April 26, 2004

Star Power

It seems like most of the columnists, radio talk show hosts, and a majority of "Joe Fan" types are OK with the Kellen Winslow Jr. selection by the Browns on Saturday. Early reports from disinterested observers like John Clayton at ESPN.com had the Browns listed among the Day One "losers", arguing that they had too many holes to fill to justify coming out of the first three rounds with only two bodies. I was a bit shocked when I got home that evening and found out that the price to move up one spot had been our second round pick, but the allure of Winslow's star power was apparently too great to resist for a team that possessed so little of it going into the draft.

It was obvious three months ago that Winslow was a likely pick, and I haven't grown to feel any warmer or fuzzier about the kid than I did back then. But neither have I wavered in my belief that he is truly a special talent. The catch he made in the national championship game, plucking the ball out of the air over Will Allen, still amazes me. I think the Browns' utter lack of "touchdown makers" demanded they try to land a player that can make a difference NOW. I hope I can grow to like him, the longer he wears the orange helmet. And I'm sure I won't be the first or the last to make the point that as long as the Browns are using those second round picks to draft players like Chaun Thompson, it's hard to criticize them for giving up the pick to land a talent like Winslow. A cynic's view, to be sure, but it's their job to prove me wrong.

I like the pick of Sean Jones with the recouped second round pick. Safety has been a crying need ever since the team was reconstituted in 1999. The fact that he was first team all-SEC is good enough for me, but he also made first team Coaches All-American. That means more to me as a measure of how good a football player a guy is than does his shuttle time at the combine.

I wonder what the Vegas odds would have been that the Browns would go through the first five rounds of the draft without selecting an offensive lineman. (No, tight ends don't count.) I know I might have bet the ranch against it. But a John Clayton article I saw today made me feel a bit better about the choice Davis and Co. made to avoid "reaching" just for appearances' sake. Here's an excerpt:

For months, everyone was hearing how this NFL draft was heavy on receivers and thin on offensive linemen. The scouts were right on, and that became even more apparent during the second day of the NFL draft Sunday.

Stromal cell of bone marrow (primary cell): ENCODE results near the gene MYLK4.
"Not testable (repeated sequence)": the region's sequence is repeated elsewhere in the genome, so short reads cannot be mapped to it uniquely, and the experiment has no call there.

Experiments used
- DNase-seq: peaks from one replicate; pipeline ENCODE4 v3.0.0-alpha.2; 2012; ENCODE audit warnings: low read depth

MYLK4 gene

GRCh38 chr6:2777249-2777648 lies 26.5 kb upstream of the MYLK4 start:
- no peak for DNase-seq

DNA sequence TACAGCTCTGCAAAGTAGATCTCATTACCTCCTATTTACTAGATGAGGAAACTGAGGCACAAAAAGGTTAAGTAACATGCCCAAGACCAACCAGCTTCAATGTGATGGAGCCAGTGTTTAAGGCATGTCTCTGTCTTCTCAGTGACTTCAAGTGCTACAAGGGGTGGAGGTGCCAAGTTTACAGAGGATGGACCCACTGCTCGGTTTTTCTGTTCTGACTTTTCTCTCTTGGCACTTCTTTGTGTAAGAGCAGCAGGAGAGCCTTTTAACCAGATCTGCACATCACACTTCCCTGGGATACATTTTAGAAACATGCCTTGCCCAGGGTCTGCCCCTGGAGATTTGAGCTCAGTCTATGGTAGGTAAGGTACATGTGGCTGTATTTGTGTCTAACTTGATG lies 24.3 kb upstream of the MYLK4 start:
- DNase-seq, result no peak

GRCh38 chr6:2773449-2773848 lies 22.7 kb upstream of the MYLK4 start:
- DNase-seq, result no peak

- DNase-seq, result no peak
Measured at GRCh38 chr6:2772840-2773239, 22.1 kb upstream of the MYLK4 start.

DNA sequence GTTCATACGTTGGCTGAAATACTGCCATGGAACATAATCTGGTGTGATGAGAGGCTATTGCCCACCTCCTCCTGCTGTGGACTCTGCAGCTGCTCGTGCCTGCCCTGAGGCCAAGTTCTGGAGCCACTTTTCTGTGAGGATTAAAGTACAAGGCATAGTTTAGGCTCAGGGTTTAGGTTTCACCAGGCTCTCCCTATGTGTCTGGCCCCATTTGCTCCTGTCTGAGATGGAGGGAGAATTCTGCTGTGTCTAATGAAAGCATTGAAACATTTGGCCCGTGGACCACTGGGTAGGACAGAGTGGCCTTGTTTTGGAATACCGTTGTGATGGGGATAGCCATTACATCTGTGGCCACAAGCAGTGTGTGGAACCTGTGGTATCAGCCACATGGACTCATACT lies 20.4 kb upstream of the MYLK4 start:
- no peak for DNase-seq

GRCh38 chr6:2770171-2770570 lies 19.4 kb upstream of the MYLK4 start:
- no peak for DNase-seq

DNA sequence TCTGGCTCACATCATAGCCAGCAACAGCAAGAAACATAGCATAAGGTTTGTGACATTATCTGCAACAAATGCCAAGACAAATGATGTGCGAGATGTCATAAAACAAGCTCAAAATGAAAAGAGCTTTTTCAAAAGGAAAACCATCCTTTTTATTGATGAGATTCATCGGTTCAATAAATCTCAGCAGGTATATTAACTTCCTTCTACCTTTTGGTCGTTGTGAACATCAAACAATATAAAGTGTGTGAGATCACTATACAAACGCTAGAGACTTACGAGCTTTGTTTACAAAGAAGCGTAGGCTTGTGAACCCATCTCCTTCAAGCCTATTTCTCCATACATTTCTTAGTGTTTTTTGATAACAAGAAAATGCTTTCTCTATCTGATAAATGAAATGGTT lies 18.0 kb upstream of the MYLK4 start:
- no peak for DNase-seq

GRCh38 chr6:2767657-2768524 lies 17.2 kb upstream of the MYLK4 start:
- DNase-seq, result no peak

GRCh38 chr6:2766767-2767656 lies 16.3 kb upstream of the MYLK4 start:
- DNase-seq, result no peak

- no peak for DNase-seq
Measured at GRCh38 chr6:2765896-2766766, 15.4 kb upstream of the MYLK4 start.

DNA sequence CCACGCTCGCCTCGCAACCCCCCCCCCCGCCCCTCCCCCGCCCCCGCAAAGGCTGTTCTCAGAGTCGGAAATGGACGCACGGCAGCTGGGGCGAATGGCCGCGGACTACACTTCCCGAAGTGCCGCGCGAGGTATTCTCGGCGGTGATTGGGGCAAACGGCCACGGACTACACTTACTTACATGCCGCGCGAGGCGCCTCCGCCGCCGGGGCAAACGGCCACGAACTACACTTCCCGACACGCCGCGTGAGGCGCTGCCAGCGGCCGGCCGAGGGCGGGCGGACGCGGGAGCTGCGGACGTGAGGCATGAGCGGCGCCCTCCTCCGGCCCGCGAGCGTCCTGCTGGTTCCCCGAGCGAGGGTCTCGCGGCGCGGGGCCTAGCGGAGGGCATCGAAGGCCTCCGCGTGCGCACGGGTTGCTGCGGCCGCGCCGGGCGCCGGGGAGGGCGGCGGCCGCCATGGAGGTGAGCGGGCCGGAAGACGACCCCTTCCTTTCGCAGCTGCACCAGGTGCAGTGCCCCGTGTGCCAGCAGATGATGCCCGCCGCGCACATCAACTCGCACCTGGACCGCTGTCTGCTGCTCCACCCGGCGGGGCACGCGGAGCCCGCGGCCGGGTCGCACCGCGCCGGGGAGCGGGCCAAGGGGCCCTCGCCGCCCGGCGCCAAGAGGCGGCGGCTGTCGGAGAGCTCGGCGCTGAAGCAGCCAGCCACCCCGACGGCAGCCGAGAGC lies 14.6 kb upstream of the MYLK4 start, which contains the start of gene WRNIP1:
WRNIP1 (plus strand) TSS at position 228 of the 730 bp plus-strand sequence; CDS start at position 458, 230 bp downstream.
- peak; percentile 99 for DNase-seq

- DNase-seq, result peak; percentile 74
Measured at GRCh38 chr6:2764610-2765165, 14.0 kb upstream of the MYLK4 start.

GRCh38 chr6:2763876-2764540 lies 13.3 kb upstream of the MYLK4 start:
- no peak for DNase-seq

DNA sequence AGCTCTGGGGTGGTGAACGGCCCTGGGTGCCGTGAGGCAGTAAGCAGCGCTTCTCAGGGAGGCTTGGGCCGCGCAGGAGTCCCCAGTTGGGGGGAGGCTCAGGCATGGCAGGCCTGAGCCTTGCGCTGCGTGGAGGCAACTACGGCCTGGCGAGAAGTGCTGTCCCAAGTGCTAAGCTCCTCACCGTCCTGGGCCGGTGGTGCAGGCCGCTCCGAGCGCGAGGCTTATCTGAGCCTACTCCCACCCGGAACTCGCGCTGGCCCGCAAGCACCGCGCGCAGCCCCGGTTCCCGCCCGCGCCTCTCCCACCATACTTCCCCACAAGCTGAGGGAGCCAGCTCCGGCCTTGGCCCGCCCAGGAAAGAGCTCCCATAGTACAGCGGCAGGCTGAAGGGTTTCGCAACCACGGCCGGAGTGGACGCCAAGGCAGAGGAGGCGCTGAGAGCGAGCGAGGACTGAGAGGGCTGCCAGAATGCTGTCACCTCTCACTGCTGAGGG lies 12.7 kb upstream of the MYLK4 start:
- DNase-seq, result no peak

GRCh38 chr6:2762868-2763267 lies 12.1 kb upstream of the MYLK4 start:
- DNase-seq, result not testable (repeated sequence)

Only 12 offensive linemen were selected Saturday in the first three rounds. But while teams had a chance to reflect on their scouting boards Saturday night, they awoke Sunday morning and still ignored the offensive linemen in the fourth round, selecting only five more.

Good thing practice squads were expended from five to eight, because the NFL treated the offensive line class of 2004 like practice squaders. Nineteen of the 26 tackles went in the second day -- a dozen in the sixth and seventh rounds alone. Seven of the nine centers went on Day 2. Only eight guards were drafted in the entire seven rounds...

...There may not be more than eight to 10 legitimate first-year starters from this group of linemen. It's not that they won't develop. Most of the tackles were 6-7 or 6-6. All were in the 300-pound plus range. But the NFL is for now, and these linemen were drafted for the future.

It's only been a day now, and I'm already sick of reading and hearing how the Browns drafted their "QB of the future" in Luke McCown from Louisiana Tech. Now, he just might turn out to be that, but right now it's about as certain as saying that Adimchinobe Echemandu is the Browns running back of the future. I'll just remind some people that we drafted a QB from Bowling Green named Mark Miller in the 3rd round a few years back, and today he's barely an asterisk in the record books. (Okay, it was more than a few years back...1978)

Getting Winslow and a solid safety in this draft could make it a success even if the other four guys flop. Of the rest of the picks, it seems like Echemandu has the best "sleeper" potential, and you've got to like the trend of taking guys from Stanford and Cal. Brains can't hurt.

Posted by dan at April 26, 2004 8:40 PM